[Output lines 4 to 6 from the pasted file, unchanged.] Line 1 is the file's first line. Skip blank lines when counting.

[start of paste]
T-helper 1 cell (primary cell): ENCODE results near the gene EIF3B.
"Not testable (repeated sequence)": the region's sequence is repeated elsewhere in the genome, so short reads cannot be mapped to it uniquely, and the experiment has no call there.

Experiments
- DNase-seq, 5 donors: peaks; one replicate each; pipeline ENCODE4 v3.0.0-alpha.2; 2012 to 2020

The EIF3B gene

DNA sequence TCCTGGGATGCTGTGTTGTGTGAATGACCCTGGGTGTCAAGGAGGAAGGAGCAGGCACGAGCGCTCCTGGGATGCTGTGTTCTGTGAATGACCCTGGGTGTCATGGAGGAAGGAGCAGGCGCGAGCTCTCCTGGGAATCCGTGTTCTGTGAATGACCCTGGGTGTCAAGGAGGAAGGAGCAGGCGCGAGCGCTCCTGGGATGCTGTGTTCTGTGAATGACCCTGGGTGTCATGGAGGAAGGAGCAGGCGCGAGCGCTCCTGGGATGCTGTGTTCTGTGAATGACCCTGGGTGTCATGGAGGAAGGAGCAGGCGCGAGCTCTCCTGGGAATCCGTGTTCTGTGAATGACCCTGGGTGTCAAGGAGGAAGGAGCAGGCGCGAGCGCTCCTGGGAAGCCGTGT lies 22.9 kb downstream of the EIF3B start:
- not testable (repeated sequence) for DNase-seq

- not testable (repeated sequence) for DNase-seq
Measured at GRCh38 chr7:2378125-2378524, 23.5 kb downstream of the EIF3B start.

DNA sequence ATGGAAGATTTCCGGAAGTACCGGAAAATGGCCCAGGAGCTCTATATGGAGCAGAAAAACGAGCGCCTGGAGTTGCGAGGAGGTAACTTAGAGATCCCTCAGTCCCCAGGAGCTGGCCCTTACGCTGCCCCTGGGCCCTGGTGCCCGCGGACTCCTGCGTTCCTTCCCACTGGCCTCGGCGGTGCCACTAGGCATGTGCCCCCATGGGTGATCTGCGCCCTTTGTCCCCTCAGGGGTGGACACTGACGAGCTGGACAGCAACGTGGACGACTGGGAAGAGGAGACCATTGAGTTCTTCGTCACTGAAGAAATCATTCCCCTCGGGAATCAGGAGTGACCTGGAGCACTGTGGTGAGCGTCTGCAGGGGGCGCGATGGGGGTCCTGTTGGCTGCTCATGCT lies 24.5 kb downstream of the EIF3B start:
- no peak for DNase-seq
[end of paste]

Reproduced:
- DNase-seq, 5 donors: peaks; one replicate each; pipeline ENCODE4 v3.0.0-alpha.2; 2012 to 2020

The EIF3B gene

DNA sequence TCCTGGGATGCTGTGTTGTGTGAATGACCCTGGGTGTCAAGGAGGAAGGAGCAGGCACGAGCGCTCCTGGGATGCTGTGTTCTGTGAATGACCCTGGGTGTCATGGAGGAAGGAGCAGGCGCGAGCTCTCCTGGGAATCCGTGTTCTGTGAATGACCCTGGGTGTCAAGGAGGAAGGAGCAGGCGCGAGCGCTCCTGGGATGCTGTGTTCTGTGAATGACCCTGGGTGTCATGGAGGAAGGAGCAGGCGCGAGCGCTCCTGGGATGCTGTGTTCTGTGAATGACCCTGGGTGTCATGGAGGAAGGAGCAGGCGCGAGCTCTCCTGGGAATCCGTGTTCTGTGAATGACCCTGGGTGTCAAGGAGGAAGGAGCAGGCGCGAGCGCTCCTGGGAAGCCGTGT lies 22.9 kb downstream of the EIF3B start: